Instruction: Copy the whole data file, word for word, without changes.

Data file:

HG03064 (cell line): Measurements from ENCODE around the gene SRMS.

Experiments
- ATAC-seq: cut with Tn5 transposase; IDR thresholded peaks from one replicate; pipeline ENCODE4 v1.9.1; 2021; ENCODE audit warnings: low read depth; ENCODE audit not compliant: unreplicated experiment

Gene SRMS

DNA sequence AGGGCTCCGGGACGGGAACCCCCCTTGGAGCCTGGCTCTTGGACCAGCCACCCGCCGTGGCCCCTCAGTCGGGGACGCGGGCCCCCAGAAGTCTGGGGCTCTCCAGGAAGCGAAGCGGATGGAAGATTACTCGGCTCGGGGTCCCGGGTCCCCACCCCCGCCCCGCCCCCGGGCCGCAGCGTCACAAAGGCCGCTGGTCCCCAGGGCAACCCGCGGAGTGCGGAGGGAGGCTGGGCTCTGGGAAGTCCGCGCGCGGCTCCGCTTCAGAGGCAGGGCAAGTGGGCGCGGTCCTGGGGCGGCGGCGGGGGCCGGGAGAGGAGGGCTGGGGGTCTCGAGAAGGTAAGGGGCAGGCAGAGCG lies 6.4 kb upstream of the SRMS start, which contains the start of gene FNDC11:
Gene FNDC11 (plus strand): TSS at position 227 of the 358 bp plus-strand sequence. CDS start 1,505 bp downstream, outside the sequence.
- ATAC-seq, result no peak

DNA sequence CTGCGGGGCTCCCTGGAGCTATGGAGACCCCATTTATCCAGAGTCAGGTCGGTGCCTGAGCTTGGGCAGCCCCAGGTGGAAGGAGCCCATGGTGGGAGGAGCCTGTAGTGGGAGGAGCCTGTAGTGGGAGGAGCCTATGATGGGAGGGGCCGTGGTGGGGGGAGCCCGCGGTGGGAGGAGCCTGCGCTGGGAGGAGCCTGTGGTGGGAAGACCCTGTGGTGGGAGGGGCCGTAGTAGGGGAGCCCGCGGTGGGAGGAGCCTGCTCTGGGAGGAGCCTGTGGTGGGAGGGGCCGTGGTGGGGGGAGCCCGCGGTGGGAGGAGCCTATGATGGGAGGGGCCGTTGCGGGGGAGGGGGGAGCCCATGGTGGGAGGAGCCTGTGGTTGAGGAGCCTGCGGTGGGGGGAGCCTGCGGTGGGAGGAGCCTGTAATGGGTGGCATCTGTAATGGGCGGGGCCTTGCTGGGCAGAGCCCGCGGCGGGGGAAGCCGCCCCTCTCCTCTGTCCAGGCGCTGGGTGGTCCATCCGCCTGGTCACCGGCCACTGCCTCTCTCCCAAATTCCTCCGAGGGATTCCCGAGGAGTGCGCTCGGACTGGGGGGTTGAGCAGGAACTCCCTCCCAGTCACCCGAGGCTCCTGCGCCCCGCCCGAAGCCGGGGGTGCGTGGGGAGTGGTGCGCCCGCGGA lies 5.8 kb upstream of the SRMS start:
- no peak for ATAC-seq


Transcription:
HG03064 (cell line): Measurements from ENCODE around the gene SRMS.

Experiments
- ATAC-seq: cut with Tn5 transposase; IDR thresholded peaks from one replicate; pipeline ENCODE4 v1.9.1; 2021; ENCODE audit warnings: low read depth; ENCODE audit not compliant: unreplicated experiment

Gene SRMS

DNA sequence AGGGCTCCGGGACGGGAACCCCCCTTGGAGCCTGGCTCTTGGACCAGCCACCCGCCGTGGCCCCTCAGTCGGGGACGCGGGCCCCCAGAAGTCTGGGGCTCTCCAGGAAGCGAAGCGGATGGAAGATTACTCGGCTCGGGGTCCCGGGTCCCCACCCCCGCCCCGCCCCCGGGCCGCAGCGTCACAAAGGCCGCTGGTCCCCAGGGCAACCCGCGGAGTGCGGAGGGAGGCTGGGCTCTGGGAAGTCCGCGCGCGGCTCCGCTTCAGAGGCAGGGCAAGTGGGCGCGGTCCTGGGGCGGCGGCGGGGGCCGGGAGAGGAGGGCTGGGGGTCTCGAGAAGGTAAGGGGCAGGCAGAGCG lies 6.4 kb upstream of the SRMS start, which contains the start of gene FNDC11:
Gene FNDC11 (plus strand): TSS at position 227 of the 358 bp plus-strand sequence. CDS start 1,505 bp downstream, outside the sequence.
- ATAC-seq, result no peak

DNA sequence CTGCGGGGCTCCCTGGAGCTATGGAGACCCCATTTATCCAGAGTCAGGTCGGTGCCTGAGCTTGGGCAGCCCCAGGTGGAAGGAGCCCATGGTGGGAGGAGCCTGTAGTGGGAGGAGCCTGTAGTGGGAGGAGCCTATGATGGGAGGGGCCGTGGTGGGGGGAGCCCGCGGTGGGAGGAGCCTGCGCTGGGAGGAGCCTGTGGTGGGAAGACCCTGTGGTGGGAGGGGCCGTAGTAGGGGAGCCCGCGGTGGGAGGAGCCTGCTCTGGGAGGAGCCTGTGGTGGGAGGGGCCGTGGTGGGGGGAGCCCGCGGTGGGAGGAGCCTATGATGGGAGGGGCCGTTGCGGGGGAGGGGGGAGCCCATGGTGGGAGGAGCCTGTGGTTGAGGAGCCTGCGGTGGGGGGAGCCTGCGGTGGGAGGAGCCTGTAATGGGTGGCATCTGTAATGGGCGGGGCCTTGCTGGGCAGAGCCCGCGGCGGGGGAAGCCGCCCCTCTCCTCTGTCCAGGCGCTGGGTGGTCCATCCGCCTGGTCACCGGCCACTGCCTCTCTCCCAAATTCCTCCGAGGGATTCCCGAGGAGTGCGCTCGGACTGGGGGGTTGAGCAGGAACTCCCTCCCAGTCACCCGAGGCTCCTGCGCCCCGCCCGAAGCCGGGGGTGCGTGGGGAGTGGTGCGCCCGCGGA lies 5.8 kb upstream of the SRMS start:
- no peak for ATAC-seq